That said, I do make it a point to interject Brees into the GOAT conversation because he is still one of the most dangerous QBs in football. Even in his passing age, only a select few average as many yards and TDs per game as Brees, so he’s earned his place in the GOAT conversation!

    1. Thanks for the read and sharing your thoughts! Clearly, we see eye to eye on things! In regards to the Favre comparison, he does have a tendency to throw riskier throws, but Brees has also only led the league in picks once and that was with 19, which isn’t terrible. Favre led the league three times, every time was 22 or more. And you can even argue if it weren’t for a one Peyton Manning’s untimely pick in a certain Super Bowl, the Saints may have lost. #VOTEBREES 🙂

  5. There are a lot of articles about Brees that throw around stats and others that throw around player comparisons but few that put them all together (with a lot of other important facts) like you did here.
    Great read!!

  6. Excellent stuff. As a native New Orleanian and the biggest Saints fan ever, I can tell you that no one single player has meant more to a city or in my opinion a sports franchise than Drew Brees has meant to the Saints. People have mentioned the Katrina stuff, I lost everything but I never lost my Saints, and because of Drew coming to New Orleans I got to sit in that stadium (whatever they call it these days) in Miami on a February night and watch my team win the Super Bowl. Yeah, the Saints…..won…..the Super Bowl. The joy I felt that night, we could have gotten hit by 10 hurricanes, nothing else mattered.

    Just a quick mention of a stat before I go that someone mentioned in these comments…..Drew Brees has thrown some INTs, no doubt. He has also thrown a LOT of passes. Yes, he makes mistakes. However, he has the exact same percentage of intercepted passes in his career, 2.6% as does one Peyton Manning. I love Peyton as well (New Orleans man) but Drew has all the stats Peyton does and beat him head to head for the title. Interestingly enough, both Joe Montana and Steve Young also share the 2.6% interception rate. Some notables…..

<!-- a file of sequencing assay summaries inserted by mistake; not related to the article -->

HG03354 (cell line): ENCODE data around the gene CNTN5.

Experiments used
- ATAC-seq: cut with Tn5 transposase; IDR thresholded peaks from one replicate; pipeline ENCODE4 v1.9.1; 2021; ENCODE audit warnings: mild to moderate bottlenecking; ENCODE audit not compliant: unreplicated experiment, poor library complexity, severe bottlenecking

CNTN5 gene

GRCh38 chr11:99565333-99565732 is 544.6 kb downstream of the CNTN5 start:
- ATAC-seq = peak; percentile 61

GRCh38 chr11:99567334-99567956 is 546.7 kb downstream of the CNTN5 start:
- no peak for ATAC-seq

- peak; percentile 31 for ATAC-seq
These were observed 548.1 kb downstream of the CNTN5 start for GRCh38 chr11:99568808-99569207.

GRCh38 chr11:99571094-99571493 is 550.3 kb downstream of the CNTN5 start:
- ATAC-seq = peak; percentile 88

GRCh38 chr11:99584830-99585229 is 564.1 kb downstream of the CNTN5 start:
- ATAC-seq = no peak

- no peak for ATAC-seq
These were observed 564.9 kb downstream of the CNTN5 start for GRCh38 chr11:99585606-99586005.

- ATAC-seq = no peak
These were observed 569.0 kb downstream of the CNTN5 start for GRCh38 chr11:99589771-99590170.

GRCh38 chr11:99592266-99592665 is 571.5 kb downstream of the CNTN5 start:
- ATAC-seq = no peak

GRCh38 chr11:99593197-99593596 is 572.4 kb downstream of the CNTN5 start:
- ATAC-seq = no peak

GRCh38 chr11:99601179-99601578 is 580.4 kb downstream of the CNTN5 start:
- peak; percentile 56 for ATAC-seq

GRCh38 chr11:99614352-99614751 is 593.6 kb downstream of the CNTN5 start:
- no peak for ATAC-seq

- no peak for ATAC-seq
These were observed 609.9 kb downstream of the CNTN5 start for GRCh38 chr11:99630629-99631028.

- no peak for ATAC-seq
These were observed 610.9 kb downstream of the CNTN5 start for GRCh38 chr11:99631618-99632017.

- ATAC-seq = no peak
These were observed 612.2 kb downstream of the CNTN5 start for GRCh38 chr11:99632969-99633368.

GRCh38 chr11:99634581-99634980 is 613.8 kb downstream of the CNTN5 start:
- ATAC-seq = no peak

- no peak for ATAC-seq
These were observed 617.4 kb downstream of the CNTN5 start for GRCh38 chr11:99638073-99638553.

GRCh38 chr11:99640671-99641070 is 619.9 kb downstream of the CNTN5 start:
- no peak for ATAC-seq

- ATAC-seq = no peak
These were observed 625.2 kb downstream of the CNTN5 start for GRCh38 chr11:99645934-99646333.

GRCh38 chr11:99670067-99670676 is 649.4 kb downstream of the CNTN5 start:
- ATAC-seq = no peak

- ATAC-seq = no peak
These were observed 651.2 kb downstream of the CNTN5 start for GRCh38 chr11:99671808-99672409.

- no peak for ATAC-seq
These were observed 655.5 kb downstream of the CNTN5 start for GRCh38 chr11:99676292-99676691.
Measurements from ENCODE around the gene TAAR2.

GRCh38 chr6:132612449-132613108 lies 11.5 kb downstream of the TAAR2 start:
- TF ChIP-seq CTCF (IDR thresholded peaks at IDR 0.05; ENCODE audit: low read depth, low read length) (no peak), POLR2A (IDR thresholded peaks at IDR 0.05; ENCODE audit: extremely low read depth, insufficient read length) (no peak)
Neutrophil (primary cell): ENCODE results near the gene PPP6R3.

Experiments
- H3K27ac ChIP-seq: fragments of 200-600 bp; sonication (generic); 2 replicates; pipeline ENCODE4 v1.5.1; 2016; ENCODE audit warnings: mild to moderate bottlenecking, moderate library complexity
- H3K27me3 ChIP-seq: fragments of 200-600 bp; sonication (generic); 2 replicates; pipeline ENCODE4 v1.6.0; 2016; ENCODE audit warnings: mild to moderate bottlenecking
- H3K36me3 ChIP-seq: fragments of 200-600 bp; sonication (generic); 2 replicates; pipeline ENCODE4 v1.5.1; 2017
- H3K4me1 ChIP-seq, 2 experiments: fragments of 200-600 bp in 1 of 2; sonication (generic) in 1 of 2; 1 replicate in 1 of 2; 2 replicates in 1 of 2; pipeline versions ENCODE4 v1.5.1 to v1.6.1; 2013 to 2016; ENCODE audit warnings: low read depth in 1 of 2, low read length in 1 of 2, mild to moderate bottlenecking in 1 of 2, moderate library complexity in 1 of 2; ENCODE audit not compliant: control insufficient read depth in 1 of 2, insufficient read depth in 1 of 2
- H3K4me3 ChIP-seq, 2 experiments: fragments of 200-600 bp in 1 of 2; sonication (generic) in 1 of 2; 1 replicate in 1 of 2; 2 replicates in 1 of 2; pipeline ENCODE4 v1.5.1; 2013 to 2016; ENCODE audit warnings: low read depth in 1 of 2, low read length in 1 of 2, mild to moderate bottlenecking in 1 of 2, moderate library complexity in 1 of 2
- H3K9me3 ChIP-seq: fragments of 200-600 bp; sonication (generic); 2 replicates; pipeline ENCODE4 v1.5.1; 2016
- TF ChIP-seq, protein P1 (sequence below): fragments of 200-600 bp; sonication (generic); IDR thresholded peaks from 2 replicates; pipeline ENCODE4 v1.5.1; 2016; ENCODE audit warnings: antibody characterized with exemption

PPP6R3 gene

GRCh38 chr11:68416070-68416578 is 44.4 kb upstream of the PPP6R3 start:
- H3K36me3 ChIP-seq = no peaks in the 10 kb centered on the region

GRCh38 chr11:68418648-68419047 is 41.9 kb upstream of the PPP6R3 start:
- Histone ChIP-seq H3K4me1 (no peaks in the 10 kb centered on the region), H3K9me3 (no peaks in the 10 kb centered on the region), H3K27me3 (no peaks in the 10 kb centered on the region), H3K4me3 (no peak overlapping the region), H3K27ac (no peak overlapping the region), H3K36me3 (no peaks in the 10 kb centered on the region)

Aaron Rodgers (best in history) 1.7%
    Brady 2.0%
    Rich Gannon 2.5%
    BREES, Manning, Young, Montana 2.6%
    Marino 3.0%
    Kurt Warner 3.1%
    Favre 3.3%
    Moon 3.4%
    Kelly, Staubach 3.7%
    Tarkenton 4.1%
    Fouts 4.3%
    Unitas 4.9%
    Bradshaw 5.4% (yikes)

    1. Thanks for sharing your passion for the city! And these percentages are awesome, thank you for contributing more evidence that Brees deserves to be ranked higher! Bradshaw, man, you saw what I said about him in my post, and you just justified it 🙂 Thanks again and good luck against the Steelers!

  7. One of the best “stats” I give to sum up Drew’s career all the time that really opens people’s eyes to how amazing he is at the position:

    On the touchdown drive that put the Saints ahead for good in Super Bowl XLIV, Drew was 7 for 7 to SEVEN DIFFERENT receivers. Just to top it off and for good measure in case that wasn’t enough, Drew completed an EIGHTH pass to end the drive to an EIGHTH receiver (Lance Moore) for the 2-pt conversion.

    Find tape of that drive and marvel at the greatness that is Drew Brees quarterbacking in the NFL. It’s pure poetry in motion. Sliding in the pocket, checking down when the deep pass isn’t there, fitting balls into tight spots, making plays with his feet. It’s every single facet that makes him, and anyone who could do the same, a candidate for G.O.A.T. QB in the NFL. He can do it all, and there’s no better evidence than that drive.

    “In the biggest spot, of the biggest game there is, he was magnificent.”